Faiths And Fated Love

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(Church Requirements for Mixed Marriages)
By Gladys Pinky D. Tolete

You have black hair and black eyes, your partner has blond highlights and gorgeous blue eyes. You come from different cultures, but now, you come together to be one in the holy sacrament of matrimony of the Catholic Church.

Make sure you don’t miss that important church document that may become the thorn in your rose-filled wedding dream.

Before embarking on a hunting spree for rings and fabric swatches, it is strongly advised that you take care of the church and legal requirements because marrying a foreign citizen entails a bit more paperwork than the usual. Read on and hope you won’t miss that important document that could become a thorn in your rose-filled wedding dream.

A foreign citizen who marries a Filipino needs to secure a clearance certificate from the Archdiocesan Chancery Office (at the Archbishop’s Office, 121 Arzobispo St., Intramuros). Before securing the clearance, you need to have the following documents:

  1. New copies of Baptismal Certificates of both parties marked “For Marriage Purposes.”
  2. A copy of Certification of Freedom to Marry from the foreign citizen’s embassy.
  3. A copy of the Marriage License or Marriage Certificate.
  4. Military Clearance (if either party is member of the Armed Forces).
  5. Wedding Banns — the Filipino party should publish wedding banns in his/her parish church. If the foreign citizen lives in the Philippines, he/she will also need to have wedding banns published in his/her parish.
  6. If the foreign citizen lives abroad, he/she needs to obtain a certification from his/her parish that he/she is a parishioner of good standing. This is in lieu of the wedding bann.
  7. Dispensation from the parish priest stating that the party is allowed to marry or has no marriage impediment.
  8. If one party is widowed, a copy of the death certificate of the deceased spouse.
  9. If one party is divorced or comes from an annulled marriage, the additional documents are required:
    • a declaration of nullity from a competent Catholic Marriage Tribunal or from the Bishop in charge of the residence of the party, to confirm that the said party is free to marry.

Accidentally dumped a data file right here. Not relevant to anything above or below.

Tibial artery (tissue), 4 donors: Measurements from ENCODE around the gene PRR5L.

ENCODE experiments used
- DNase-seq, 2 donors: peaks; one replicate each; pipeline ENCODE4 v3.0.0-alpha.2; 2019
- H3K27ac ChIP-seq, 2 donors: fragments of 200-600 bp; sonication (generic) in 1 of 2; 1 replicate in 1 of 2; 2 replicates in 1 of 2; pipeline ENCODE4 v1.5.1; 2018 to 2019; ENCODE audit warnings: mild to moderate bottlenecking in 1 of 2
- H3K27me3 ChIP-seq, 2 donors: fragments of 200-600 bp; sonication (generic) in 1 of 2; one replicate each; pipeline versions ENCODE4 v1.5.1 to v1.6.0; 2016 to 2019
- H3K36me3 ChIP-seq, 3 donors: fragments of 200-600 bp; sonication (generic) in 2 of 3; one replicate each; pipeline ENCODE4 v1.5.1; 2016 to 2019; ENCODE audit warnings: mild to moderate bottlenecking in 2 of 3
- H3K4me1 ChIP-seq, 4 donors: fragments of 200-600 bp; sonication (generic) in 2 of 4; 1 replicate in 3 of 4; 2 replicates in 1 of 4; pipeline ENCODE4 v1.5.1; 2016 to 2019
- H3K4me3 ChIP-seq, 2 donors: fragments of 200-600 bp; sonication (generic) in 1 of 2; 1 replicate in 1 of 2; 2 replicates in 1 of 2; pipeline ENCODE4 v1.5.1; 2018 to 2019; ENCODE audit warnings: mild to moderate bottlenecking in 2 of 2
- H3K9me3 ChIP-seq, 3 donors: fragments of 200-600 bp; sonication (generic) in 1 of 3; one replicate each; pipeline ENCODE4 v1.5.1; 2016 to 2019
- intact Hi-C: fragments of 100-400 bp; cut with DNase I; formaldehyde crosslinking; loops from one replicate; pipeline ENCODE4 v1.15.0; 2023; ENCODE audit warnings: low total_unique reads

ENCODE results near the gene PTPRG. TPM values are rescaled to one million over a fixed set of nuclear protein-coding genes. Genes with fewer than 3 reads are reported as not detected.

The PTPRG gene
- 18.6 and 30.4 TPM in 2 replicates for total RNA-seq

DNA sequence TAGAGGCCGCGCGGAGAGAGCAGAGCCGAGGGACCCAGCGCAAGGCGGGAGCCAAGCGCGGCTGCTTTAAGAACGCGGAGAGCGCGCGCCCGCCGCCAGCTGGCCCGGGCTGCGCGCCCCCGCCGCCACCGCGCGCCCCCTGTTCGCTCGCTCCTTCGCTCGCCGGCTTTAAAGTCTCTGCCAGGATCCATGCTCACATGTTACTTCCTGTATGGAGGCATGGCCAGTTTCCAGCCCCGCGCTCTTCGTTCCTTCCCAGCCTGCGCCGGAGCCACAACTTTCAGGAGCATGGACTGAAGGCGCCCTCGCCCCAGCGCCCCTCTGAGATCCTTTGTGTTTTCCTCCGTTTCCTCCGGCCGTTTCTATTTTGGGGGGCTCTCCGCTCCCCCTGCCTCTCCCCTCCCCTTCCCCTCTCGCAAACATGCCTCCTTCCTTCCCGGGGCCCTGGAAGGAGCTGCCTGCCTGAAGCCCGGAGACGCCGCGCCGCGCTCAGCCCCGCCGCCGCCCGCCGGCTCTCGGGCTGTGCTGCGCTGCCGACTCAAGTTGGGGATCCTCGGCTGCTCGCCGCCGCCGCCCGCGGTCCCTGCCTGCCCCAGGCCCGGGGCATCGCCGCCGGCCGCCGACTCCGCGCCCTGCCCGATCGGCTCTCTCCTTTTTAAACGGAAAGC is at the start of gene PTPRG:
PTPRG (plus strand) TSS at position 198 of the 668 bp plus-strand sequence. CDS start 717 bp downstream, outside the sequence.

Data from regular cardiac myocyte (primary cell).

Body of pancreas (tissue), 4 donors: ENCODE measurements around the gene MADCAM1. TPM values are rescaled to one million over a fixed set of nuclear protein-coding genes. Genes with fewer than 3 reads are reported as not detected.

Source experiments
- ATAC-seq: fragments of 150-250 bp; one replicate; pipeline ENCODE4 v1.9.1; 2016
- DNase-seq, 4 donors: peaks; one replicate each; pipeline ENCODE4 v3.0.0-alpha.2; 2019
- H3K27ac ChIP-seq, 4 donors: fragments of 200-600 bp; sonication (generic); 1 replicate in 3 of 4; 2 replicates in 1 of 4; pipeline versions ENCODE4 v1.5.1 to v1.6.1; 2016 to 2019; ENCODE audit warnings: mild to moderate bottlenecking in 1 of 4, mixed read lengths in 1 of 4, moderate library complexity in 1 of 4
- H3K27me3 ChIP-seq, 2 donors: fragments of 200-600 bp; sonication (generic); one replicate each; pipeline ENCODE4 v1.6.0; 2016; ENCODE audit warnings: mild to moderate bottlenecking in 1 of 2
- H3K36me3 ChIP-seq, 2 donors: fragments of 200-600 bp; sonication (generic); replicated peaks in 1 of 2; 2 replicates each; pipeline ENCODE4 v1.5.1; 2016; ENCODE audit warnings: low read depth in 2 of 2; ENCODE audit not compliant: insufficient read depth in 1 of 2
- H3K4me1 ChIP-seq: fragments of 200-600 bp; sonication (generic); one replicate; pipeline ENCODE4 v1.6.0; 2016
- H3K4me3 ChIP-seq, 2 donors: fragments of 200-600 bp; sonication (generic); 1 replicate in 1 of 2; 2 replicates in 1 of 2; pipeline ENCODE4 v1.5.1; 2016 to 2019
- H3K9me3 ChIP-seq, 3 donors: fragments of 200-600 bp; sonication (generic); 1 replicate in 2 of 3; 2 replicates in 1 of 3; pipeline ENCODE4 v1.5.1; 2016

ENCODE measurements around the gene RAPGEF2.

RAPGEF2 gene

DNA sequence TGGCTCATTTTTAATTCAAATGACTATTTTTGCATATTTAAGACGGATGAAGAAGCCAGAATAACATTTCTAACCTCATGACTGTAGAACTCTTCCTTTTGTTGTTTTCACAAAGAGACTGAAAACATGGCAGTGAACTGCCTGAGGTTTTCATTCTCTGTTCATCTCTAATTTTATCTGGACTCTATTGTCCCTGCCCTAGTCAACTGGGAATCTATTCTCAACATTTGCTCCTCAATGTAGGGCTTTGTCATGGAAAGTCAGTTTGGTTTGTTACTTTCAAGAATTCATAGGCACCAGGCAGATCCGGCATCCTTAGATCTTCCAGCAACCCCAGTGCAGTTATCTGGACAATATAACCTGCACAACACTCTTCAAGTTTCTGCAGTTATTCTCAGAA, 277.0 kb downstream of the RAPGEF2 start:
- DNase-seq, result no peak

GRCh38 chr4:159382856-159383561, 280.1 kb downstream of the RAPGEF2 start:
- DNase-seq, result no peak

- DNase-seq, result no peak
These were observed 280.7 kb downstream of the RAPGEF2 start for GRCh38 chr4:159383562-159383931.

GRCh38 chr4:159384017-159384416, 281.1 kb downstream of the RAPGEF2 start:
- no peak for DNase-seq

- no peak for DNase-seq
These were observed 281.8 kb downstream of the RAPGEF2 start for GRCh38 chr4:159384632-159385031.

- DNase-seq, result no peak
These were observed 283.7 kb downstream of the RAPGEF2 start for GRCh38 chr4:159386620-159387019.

• For the non-divorced Catholic party: a certification that he/she is free to marry from his/her pastor, or have his/her baptismal certificate marked with “For Marriage Purposes” or have his/her wedding banns published in his/her parish.
    • For the non-divorced non-Catholic party: certification from his/her parish that he/she has never been married and that he/she is free from any marriage impediment.

When a Filipino intends to marry a foreign citizen, it is likely that the latter practices a different religion. Hence, the Church has also set requirements for people of different faiths (these requirements also hold true for Filipinos of different religions):

If one party is a non-Catholic Christian (i.e. Protestant, Iglesia ni Cristo, etc. ), the following documents are needed:

  1. New copies of Baptismal Certificates of both parties marked “For Marriage Purposes.”
  2. A certification from the Catholic party’s pastor declaring that he/she has never contracted any form of marriage and that he/she is free from any marriage impediment. The Catholic partner would also need to publish banns in his/her parish.
  3. Marriage license or a marriage certificate if already civilly married.
  4. If one party is widowed, a copy of the death certificate of the deceased spouse.
  5. A written permission for mixed marriage from the bishop to validate the celebration of marriage.

If one party is non-Christian or has no religion:

  1. A new copy of baptismal certificate of the Catholic party marked “For Marriage Purposes.”
  2. Certification of freedom to marry from the Catholic party’s parish priest that he/she is free to marry or that he/she is free from any marriage impediment. Or, the Catholic party should have wedding banns published in his/her parish.
  3. To make sure you do not forget anything, consult regularly with the priest of the church where you are getting married.
  4. For the non-Christian, a certification from his/her embassy (if he/she is a foreigner) or from his/her country that he/she has never been married in any form and that there is no legal hindrance for his/her upcoming marriage.
  5. Marriage license or marriage certificate.
  6. Dispensation from the parish priest stating that the party is allowed to marry or has no marriage impediment.
  7. A written permission from the bishop to validate the celebration of marriage.

To make sure you do not forget anything, consult regularly with the priest of the church where you are getting married. Be patient, for after procuring and completing such documents comes the fun part — planning the wedding!

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Sources:

“Cross-cultural Couplings.” Metro Veil. May 2001 Vol.1 No.1. ABS-CBN Publishing
Paguio, Rev. Fr. Wilfredo and Villegas, Monsignor Socrates. “Roman Catholic Wedding.” The Essential Wedding Workbook for the Filipina ed. Rita Neri, 1998

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